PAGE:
>observer_ (Switch) Review
Release Date: February 7, 2019
Publisher/Developer: Bloober Team
Platform: Switch (reviewed), previously on Xbox One, PlayStation 4, Steam
Sometimes I have a hard time finding a movie or game I really like because I love action and suspense, but despise horror/gore/mutilation/etc. I was (unfortunately) the one to review Layers of Fear a while ago from Bloober Team to find they are immensely good at freaking me out. I did my best to review the game, but it ended up getting what I called the "NOPE" award, wherein I skedaddled right out of the game and reviewed it as best I could. I could tell horror nuts would love it, but it wasn't for me. I could tell Bloober Team was good at their craft, but I wished they could tweak that full-on horror into less of a scare and more of a thrill. Whilst >observer_ might still be a little too freaky for my tastes, it creates more of a cyberpunk storyline that draws me in and makes me want to figure out what the heck is going on with a hope for a future instead of Layers of Fear's constant spiral descent into madness.
>observer_ tells the tale of Daniel Lazarski, a special "observer" who begins the tale looking for his son. He hasn't seen him for a while, and when the investigation leads into a seedy neighborhod apartment complex and an unidentifiable body, Lazarski hopes that it isn't his son he found as he investigates the murder and continues his search. Observers have special abilities and augmentations that allow them to "jack in" to suspects and witnesses to learn information they can't (or won't) divulge, resulting in some surreal and creepy scenarios.
The game relies heavily on tropes of the genre made well known in movies like The Matrix and Blade Runner. Lazarski himself is played by Rutger Hauer, famous from Blade Runner and other dark, gritty stories. Humans are mechanically augmented, and there is a critical virus going around that attacks people with augmentations. The world is coated with neon and digital design. Lazarski has the ability to alter his vision to observe physical evidence and a tech scanner that helps him figure out puzzles. Each of these add an electronic overlay to the graphics, and your field of vision gets digitally blurry when Lazarski appears to need some of the medications that keep him going. Let it go long enough, and the graphical glitches start covering up even your base menu options. The Switch edition of the game suffers from a bit of a downgrade, as screenshots of the PC or other console editions do look much prettier, but you do benefit from the portability of the title.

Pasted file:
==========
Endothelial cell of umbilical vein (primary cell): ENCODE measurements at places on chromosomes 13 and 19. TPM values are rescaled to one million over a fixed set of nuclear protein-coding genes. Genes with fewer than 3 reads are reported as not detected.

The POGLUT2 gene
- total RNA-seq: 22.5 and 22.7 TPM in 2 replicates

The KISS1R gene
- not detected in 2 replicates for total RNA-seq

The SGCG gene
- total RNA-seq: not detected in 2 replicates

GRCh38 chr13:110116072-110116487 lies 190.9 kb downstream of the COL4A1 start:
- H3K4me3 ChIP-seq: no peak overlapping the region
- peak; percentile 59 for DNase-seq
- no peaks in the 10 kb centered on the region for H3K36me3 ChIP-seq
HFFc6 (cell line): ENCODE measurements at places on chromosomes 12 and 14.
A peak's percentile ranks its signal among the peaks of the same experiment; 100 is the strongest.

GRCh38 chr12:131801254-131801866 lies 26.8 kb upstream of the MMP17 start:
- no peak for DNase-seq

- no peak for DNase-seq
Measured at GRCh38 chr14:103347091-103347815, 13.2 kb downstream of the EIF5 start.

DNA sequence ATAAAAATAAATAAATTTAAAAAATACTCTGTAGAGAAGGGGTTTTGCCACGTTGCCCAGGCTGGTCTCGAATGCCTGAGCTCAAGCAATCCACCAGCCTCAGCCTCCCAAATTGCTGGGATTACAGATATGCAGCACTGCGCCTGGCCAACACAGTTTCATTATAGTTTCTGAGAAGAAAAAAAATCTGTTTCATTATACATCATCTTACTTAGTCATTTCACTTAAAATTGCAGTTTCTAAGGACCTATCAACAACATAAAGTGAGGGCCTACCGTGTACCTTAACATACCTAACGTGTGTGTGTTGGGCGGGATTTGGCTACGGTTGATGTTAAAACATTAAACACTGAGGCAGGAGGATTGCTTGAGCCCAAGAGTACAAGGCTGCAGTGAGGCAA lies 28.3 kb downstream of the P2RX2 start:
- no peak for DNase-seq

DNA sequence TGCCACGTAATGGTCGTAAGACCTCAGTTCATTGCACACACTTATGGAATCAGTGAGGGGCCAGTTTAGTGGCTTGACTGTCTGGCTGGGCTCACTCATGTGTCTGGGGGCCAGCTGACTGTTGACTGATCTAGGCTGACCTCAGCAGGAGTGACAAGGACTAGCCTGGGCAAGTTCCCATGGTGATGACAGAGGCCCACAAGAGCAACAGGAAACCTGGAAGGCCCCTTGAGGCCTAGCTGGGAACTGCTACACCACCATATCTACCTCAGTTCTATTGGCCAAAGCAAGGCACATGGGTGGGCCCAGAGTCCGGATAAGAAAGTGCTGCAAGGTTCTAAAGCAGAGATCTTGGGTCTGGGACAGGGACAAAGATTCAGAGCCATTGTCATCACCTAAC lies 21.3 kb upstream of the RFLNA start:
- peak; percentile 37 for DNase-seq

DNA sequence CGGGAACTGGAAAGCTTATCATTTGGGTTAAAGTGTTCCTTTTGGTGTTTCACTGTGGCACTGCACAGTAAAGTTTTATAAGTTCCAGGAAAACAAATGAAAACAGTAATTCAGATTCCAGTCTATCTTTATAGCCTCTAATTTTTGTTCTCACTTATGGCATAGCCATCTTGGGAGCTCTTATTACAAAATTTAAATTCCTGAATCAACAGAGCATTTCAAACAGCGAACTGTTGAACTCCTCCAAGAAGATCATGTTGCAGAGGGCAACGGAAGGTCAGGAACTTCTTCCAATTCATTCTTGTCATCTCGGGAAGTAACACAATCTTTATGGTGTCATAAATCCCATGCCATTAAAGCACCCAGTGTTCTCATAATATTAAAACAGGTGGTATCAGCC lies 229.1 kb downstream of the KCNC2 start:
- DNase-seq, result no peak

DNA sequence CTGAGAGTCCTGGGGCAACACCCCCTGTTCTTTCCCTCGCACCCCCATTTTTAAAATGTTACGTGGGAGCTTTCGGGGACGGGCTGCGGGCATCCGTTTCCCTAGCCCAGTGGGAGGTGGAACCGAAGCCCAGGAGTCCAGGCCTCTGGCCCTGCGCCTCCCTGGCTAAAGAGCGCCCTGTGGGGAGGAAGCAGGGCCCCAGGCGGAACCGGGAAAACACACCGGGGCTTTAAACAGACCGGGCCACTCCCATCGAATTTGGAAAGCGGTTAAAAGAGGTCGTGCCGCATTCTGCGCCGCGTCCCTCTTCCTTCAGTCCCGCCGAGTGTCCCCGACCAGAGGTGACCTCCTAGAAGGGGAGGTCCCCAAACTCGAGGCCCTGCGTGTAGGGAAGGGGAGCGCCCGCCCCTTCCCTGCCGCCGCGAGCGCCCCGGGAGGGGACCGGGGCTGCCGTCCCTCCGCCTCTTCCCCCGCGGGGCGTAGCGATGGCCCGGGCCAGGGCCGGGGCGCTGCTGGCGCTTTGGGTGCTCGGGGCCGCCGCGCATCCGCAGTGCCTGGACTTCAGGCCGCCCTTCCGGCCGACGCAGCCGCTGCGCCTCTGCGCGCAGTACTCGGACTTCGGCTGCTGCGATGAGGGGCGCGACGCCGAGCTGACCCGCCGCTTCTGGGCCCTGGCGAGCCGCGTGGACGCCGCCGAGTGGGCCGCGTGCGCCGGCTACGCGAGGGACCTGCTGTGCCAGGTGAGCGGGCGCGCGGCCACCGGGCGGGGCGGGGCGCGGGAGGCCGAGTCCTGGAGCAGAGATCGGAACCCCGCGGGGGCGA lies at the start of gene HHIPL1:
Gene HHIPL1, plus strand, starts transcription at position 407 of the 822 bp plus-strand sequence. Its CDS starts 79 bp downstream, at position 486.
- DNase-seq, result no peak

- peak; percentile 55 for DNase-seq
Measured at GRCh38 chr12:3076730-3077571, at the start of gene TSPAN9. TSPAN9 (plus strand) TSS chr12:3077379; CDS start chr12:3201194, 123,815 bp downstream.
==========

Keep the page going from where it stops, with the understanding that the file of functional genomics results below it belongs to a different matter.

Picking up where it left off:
One of my biggest complaints, however, is in the portability. When playing a haunting thriller such as this, you really should set the mood. Most home theaters are in a place where you can curl up with a good sound system, darken the room, and live the game. >observer_'s graphical downgrade isn't much, but it still makes things overall harder to see on the small screen. Hauer's voice is raspy and gravelly which can be hard to hear when you aren't on headphones and trying to keep the game quiet. The dark tones make the screen harder to see if you're, say, playing outside in the sun or in a car. In handheld, it works great bundled up in your covers with the lights out, but is hard to recommend in any other situation. The biggest issue though is the file size. While my research shows >observer_ clocks in at 8-9 GB on Xbox One and PS4 (where they are paltry in comparison to AAA games), it eats up 3/4 of your internal memory at 18 GB (for me, that's 5 GB over my next largest game and 10 over my third).
The Switch does hold some advantages though. In handheld mode, files and selections can be made naturally with the touchscreen. The best addition is smart use of HD rumble. You feel everything, and it really shows off Nintendo's new technology. If you aren't totally worried about perfect graphics, the specialized rumble really adds to the atmosphere.
I will also add that the game (for the most part) is a slow burn. Horror tends to be a slow burn until a big scare, and cyberpunk isn't known for constant fast pace either. A particular character you meet early in the game and interact with frequently speaks very slow with several pauses. It wouldn't be as bad if it weren't for the default subtitles that you can read in the quarter of the time it takes for him to speak. I'd also question how most everyone at the beginning peeks at you through a virtual peephole rather than cracking their door or such. It makes for an atmosphere, but once I spent five minutes searching because I'd managed to activate a doorbell but had no idea who was talking to me.
Bloober Team does an excellent job of putting the scare into a game. This completely turned me off of Layers of Fear, but mixing it with other genres has drawn me in. >observer_ is more of a constant state of wonder and tension, with some well placed jumps to keep you on edge. I admittedly haven't gotten all the way through the title, but can say that the atmosphere draws you in and makes me want to see it through to the end. Unfortunately, if I'm going to download anything else Lazarski may have to be put on hold to make room until I can get a bigger memory card. Hopefully they will eventually be able to optimize the game a bit more to trim the fat from the bloated file size compared to the game on other systems.
-Tense and thrilling atmosphere expands on horror and creates a genuinely interesting story
-Cyberpunk world and quality voicework
-HD Rumble is done very well
-"Slow burn" story is different for games and keeps you invested in the story
-The “mindjack” segments are crazy and thrilling
->observer_ doesn't really fit as a handheld unless you set the mood
-Bloated file size eats up memory
-slightly downgraded graphics from other consoles
Thanks a lot to Bloober Team for providing a code for >observer_ for review!